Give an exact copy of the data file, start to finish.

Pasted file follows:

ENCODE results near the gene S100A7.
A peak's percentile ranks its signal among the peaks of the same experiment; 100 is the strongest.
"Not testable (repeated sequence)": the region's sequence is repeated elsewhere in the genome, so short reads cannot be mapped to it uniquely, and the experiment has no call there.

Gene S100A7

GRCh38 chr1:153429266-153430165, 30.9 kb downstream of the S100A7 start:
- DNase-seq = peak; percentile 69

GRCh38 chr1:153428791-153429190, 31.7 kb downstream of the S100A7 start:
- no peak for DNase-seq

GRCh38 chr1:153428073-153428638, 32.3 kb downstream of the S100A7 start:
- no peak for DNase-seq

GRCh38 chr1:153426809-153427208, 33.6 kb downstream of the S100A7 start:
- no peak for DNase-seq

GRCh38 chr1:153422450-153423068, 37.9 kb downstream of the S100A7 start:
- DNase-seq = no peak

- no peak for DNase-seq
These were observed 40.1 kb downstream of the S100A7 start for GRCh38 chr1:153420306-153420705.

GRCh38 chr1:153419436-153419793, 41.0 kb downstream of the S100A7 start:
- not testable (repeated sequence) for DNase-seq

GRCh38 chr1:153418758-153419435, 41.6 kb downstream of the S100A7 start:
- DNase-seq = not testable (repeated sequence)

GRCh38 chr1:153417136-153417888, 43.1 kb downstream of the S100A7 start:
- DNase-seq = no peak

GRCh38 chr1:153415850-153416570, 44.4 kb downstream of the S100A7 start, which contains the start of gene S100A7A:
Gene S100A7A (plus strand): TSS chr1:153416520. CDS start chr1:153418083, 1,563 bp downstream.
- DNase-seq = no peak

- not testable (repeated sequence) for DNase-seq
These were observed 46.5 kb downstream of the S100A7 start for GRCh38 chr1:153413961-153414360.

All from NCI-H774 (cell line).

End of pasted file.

ENCODE results near the gene S100A7.
A peak's percentile ranks its signal among the peaks of the same experiment; 100 is the strongest.
"Not testable (repeated sequence)": the region's sequence is repeated elsewhere in the genome, so short reads cannot be mapped to it uniquely, and the experiment has no call there.

Gene S100A7

GRCh38 chr1:153429266-153430165, 30.9 kb downstream of the S100A7 start:
- DNase-seq = peak; percentile 69

GRCh38 chr1:153428791-153429190, 31.7 kb downstream of the S100A7 start:
- no peak for DNase-seq

GRCh38 chr1:153428073-153428638, 32.3 kb downstream of the S100A7 start:
- no peak for DNase-seq

GRCh38 chr1:153426809-153427208, 33.6 kb downstream of the S100A7 start:
- no peak for DNase-seq

GRCh38 chr1:153422450-153423068, 37.9 kb downstream of the S100A7 start:
- DNase-seq = no peak

- no peak for DNase-seq
These were observed 40.1 kb downstream of the S100A7 start for GRCh38 chr1:153420306-153420705.

GRCh38 chr1:153419436-153419793, 41.0 kb downstream of the S100A7 start:
- not testable (repeated sequence) for DNase-seq

GRCh38 chr1:153418758-153419435, 41.6 kb downstream of the S100A7 start:
- DNase-seq = not testable (repeated sequence)

GRCh38 chr1:153417136-153417888, 43.1 kb downstream of the S100A7 start:
- DNase-seq = no peak

GRCh38 chr1:153415850-153416570, 44.4 kb downstream of the S100A7 start, which contains the start of gene S100A7A:
Gene S100A7A (plus strand): TSS chr1:153416520. CDS start chr1:153418083, 1,563 bp downstream.
- DNase-seq = no peak

- not testable (repeated sequence) for DNase-seq
These were observed 46.5 kb downstream of the S100A7 start for GRCh38 chr1:153413961-153414360.

All from NCI-H774 (cell line).